So yeah, let’s build a NetWare 3.12 server! I’ve covered this over and over and over, but heh let’s do it again!
First things first, the default position of the NE2000 card at 0x300/IRQ 9 does NOT WORK. This is the biggest stumbling block, and time waster right there. I loaded a PCnet driver, and it didn’t lock, but it didn’t work. I loaded 2 ne2000’s thinking the second would come up in the correct position but that didn’t work either. The solution of course is to dive into the parameters for QEMU to drive devices.
So for the fun of it, here is how I’m going to run this in a nested VM. It’s also why I didn’t bother enabling the ‘-enable-kvm’ flag. Although on a real machine I would.
qemu-system-i386 -m 16 \ -cpu 486 \ -net none \ -vnc :1 \ -device ne2k_isa,mac=00:2e:3c:92:11:01,netdev=lan,irq=11,iobase=0x320 \ -netdev vde,id=lan,sock=/tmp/local \ -hda netware312.qcow2 \ -hdb netware312_data.qcow2 \ -parallel none \ -monitor tcp::4400,server,nowait
So the key portion here is the iobase & irq. This let’s me sidestep the IRQ 9, port 0x300 issue. Talking to the monitor and running ‘info qtree’ I’m able to look at the parameters that I can pass the network card:
bus: isa.0 type ISA dev: ne2k_isa, id "" iobase = 800 (0x320) irq = 11 (0xb) mac = "00:2e:3c:92:11:01" vlan = netdev = "lan" isa irq 11
As you can see there is actually a few further things I could have set, but the key ones here being the iobase, the irq, the mac address, and then assigning it to a netdev, in this case I then bind it to a VDE.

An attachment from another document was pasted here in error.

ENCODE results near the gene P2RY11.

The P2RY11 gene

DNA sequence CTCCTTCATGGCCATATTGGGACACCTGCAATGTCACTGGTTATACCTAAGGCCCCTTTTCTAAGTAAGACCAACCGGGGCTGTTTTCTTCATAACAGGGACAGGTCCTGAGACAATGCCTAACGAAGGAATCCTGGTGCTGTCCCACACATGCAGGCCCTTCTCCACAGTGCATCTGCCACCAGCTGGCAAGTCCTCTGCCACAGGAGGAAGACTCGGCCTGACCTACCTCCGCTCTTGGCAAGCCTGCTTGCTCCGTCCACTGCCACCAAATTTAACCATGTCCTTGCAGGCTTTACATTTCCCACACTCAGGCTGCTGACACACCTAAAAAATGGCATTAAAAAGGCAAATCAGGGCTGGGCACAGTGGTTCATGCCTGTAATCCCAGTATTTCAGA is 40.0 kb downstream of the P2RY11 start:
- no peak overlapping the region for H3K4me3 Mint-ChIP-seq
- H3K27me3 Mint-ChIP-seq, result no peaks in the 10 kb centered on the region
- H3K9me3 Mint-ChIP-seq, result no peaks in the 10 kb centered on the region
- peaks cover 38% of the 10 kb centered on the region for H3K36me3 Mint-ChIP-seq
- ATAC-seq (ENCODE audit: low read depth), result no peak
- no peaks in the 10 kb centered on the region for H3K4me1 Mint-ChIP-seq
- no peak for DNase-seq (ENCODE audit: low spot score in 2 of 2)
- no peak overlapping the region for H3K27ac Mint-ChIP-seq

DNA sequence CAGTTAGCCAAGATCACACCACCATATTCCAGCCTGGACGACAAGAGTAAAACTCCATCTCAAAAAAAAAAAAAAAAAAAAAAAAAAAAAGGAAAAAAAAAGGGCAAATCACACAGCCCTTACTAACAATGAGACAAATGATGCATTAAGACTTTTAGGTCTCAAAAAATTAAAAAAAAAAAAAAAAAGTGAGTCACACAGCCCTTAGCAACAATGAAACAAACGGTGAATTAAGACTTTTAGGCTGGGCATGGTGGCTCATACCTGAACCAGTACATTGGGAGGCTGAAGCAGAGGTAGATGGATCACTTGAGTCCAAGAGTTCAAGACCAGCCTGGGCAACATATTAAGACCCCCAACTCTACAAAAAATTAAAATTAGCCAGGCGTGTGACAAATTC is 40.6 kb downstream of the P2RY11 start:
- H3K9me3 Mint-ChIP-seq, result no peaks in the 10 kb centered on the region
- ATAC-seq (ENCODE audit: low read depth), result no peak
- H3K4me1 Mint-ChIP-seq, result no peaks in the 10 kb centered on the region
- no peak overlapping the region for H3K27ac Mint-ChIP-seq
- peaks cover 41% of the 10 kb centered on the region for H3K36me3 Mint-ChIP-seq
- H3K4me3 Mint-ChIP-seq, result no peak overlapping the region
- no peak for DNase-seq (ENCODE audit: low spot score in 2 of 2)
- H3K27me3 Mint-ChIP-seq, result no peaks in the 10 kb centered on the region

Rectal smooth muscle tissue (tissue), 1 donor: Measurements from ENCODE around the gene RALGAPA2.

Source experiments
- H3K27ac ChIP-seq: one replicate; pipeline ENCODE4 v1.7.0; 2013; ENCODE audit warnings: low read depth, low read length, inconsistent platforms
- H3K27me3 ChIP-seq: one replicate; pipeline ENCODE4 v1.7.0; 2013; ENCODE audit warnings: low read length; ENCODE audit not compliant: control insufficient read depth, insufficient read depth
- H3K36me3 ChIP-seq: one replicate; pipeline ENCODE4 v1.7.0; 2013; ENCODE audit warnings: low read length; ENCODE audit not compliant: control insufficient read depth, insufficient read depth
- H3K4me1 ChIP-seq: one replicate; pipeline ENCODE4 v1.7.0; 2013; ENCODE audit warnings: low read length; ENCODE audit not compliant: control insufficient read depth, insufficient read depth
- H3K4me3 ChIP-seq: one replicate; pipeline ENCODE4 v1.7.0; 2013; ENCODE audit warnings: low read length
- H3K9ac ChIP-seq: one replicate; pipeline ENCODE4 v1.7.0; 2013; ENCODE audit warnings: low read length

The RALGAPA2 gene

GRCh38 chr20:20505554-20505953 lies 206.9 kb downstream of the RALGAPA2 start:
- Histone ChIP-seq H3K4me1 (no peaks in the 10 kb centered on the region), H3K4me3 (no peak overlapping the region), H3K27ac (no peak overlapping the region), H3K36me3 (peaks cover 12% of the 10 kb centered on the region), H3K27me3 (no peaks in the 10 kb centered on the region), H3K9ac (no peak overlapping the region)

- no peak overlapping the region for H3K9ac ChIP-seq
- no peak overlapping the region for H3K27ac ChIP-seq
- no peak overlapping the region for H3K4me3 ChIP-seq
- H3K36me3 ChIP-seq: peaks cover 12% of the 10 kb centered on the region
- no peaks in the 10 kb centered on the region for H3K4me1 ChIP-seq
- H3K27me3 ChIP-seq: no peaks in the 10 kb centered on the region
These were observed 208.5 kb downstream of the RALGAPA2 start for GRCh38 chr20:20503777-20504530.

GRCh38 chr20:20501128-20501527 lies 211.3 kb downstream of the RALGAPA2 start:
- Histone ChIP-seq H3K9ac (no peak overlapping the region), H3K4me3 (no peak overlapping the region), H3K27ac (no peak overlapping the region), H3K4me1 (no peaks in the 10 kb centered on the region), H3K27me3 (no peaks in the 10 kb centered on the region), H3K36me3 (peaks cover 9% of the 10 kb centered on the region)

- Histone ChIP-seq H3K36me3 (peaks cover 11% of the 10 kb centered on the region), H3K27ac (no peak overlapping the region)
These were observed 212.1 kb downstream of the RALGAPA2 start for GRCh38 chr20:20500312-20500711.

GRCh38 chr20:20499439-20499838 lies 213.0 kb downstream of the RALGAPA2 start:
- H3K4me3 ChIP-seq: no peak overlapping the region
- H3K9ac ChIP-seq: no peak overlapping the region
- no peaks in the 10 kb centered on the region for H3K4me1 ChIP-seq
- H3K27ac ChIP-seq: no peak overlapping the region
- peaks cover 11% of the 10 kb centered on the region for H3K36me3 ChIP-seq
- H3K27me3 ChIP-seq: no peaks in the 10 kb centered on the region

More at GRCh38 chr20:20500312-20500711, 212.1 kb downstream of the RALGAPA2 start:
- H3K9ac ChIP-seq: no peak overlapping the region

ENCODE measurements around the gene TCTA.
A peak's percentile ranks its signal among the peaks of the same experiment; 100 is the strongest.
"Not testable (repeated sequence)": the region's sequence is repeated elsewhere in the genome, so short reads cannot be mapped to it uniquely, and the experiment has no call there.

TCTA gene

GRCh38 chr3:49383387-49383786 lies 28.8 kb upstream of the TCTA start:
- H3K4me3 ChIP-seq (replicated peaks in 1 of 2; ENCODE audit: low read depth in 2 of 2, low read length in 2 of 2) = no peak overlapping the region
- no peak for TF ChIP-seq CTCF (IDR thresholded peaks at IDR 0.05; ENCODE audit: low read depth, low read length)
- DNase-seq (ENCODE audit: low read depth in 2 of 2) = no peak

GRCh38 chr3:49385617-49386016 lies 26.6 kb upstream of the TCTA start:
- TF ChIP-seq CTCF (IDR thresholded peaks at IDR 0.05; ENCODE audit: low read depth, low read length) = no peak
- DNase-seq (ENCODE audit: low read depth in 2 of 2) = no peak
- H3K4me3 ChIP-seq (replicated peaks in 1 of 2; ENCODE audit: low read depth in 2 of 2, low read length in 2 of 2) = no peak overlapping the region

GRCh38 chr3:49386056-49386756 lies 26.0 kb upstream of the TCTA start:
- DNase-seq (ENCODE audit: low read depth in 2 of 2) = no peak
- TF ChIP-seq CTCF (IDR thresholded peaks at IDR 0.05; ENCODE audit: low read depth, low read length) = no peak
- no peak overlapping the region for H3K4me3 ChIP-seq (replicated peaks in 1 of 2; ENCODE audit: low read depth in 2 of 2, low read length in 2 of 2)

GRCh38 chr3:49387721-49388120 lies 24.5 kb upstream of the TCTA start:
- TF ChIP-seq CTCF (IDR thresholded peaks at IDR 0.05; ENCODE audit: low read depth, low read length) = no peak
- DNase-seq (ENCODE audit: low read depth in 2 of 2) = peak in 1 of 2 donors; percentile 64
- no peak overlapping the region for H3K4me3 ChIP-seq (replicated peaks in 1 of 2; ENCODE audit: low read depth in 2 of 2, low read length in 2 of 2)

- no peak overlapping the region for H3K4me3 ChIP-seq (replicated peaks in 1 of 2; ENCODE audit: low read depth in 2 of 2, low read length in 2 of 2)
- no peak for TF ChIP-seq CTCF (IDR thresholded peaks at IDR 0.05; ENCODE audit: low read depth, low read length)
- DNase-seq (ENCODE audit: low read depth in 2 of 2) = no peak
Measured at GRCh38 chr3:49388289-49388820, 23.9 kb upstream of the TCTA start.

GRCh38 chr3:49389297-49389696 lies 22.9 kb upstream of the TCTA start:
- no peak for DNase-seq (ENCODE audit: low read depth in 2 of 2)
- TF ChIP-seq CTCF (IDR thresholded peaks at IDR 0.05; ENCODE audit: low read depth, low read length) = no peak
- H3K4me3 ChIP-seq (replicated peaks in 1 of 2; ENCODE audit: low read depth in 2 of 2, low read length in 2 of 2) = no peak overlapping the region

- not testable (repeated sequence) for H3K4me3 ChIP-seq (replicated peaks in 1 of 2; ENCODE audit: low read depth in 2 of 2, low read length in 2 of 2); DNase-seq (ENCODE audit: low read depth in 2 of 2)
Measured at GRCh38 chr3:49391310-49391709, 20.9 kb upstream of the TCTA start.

Now the fun part goes back to the old days of Netware when your network could run several possible frame times. If you have 2 machines with different frames, they will not see each-other. it was a cheap way to hide networks well until the wide spread availability of sniffers. Naturally cisco and Novell have different terms for the same things. Below are the ones that are relevant to Ethernet:
[table caption=”Frame Types”]
So in my case on my Netware server I simply load my NE2000 like this:
LOAD NE2000 PORT=320 INT=A FRAME=ETHERNET_802.3 BIND IPX TO NE2000 NET=800852
Next on my cisco router I simply need:
ipx routing ca00.06a3.0000 interface FastEthernet0/0 ipx network 800852
And now I can see my server from the router:
HKOffice#sho ipx servers Codes: S - Static, P - Periodic, E - EIGRP, N - NLSP, H - Holddown, + = detail U - Per-user static 1 Total IPX Servers Table ordering is based on routing and server info Type Name Net Address Port Route Hops Itf P 4 HONGKONG 852.0000.0000.0001:0451 2/01 1 Fa0/0 HKOffice#
And the interface looks busy on NetWare
NetWare servers advertise their internal networks, much like how people should be using loopback adapters in OSPF, or EIGRP … So if you check the IPX routing table, you’ll see the wire route to the internal network:
HKOffice#sho ipx route Codes: C - Connected primary network, c - Connected secondary network S - Static, F - Floating static, L - Local (internal), W - IPXWAN R - RIP, E - EIGRP, N - NLSP, X - External, A - Aggregate s - seconds, u - uses, U - Per-user static/Unknown, H - Hold-down 2 Total IPX routes. Up to 1 parallel paths and 16 hops allowed. No default route known. C 800852 (NOVELL-ETHER), Fa0/0 R 852 [02/01] via 800852.002e.3c92.1101, 150s, Fa0/0
Just like that!
One thing to note, on VDE, I had an issue where the NetWare server takes about a minute before it’ll see traffic. It could be my IOS for all I know…..